bc_moral_arc_coverThe Moral Arc (start time: 13:21) Author and renowned skeptic Michael Shermer talks with How On Earth contributor Shelley Schlender about his The Moral Arc: How Science and Reason Lead Humanity toward Truth, Justice, and Freedom. The book addresses a wide range of modern issues, including just how science and reasons can help to pave the way toward further reductions in nuclear warheads, toward greater equality for people with different gender and sexual orientations, and toward the abolishment of the death penalty. That’s pretty optimistic for the nation’s best known skeptic!

Hosts: Kendra Krueger, Susan Moran
Producer: Susan Moran
Engineer: Kendra Krueger
Executive Producer: Kendra Krueger

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Ancestors in Our Genome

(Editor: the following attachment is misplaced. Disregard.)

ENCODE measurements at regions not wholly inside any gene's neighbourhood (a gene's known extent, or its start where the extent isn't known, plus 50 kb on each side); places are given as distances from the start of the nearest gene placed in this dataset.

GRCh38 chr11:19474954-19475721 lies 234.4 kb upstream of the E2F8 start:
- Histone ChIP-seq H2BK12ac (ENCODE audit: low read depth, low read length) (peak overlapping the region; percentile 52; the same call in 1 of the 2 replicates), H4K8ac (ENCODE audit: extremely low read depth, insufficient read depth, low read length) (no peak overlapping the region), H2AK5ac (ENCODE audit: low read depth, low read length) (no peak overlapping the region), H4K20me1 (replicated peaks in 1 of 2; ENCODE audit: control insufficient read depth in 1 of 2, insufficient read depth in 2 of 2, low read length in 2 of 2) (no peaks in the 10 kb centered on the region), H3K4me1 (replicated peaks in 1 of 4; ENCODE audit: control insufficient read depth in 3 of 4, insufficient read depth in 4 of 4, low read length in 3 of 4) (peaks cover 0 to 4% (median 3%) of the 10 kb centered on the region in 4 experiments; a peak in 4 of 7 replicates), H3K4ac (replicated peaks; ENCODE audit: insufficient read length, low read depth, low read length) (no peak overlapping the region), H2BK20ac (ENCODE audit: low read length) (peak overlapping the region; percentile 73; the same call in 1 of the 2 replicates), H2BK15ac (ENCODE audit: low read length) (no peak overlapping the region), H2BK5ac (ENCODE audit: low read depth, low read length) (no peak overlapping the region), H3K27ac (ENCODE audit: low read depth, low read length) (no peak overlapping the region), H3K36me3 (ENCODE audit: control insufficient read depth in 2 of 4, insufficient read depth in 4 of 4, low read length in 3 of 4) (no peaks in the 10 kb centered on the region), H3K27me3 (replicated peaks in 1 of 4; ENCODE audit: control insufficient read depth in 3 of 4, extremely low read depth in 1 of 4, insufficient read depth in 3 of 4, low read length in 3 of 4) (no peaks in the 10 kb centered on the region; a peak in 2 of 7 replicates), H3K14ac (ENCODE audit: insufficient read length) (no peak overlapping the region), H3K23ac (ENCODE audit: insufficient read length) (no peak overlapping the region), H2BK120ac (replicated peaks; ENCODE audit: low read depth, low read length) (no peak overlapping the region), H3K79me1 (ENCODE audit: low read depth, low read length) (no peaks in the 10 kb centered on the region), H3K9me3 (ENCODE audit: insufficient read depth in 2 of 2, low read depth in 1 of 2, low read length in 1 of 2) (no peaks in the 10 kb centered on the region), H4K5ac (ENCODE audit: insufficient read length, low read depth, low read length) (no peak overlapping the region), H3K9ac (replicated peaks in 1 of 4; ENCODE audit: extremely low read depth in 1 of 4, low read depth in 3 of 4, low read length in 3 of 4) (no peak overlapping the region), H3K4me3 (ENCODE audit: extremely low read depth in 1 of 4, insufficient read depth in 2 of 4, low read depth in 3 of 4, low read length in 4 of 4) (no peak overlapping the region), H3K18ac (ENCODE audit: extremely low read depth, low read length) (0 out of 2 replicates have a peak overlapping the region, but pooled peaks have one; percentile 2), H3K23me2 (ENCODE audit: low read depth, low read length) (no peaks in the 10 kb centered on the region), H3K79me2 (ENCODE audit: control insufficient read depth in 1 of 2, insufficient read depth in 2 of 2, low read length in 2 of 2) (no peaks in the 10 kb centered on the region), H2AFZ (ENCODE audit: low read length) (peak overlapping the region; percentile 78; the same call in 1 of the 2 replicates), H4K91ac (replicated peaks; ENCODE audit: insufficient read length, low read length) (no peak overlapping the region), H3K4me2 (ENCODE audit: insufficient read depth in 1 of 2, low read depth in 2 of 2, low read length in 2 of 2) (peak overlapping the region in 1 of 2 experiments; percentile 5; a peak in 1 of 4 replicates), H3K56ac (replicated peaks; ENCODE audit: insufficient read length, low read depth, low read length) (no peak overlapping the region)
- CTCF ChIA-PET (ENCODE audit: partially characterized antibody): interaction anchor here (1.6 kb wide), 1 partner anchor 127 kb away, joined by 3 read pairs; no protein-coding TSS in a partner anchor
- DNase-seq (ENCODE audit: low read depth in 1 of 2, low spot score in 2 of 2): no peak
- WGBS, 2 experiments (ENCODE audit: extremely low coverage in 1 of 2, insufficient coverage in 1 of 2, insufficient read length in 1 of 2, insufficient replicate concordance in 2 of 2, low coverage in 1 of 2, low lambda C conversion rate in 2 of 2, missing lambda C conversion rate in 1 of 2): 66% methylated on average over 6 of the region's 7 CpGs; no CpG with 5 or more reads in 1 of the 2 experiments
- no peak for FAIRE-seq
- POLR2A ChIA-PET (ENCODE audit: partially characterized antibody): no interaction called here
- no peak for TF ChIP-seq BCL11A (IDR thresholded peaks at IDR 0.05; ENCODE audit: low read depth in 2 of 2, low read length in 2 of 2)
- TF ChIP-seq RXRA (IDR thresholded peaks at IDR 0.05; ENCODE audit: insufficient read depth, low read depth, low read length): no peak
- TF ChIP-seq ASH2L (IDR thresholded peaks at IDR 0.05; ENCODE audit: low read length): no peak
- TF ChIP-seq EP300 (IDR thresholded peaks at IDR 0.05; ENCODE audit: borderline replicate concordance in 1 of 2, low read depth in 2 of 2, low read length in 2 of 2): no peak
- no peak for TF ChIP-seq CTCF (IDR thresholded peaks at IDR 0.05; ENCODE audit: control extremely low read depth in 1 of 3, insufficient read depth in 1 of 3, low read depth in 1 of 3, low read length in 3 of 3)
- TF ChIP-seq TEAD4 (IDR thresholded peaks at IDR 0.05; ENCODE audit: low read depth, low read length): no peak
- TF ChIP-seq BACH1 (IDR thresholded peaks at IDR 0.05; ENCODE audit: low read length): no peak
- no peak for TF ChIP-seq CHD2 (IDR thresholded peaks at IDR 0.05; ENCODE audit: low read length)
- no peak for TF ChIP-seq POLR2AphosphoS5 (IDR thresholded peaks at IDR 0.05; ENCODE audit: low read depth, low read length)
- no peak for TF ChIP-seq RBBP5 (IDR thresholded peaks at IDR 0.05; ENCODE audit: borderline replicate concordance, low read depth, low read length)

9780199978038We speak with Eugene Harris, Professor in the Department of Biological Sciences and Geology at Queensborough Community College – part of  the City University of New York – about his new book,  Ancestors in Our Genome. In this feature, we discussed the methods used by molecular anthropologists to determine human evolution from our primate ancestors and several fascinating examples of the application of these techniques, including a discussion of the rise of lactose digestion in northern Europeans.

Hosts: Joel Parker and Beth Bennett
Producer and Engineer: Joel Parker
Additional Contributions: Kendra Krueger
Executive Producer: Kendra Krueger

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Science Education, Evolution & Creationism

the book “Why Evolution Works (and Creationism Fails)" by Matt Young and Paul Strode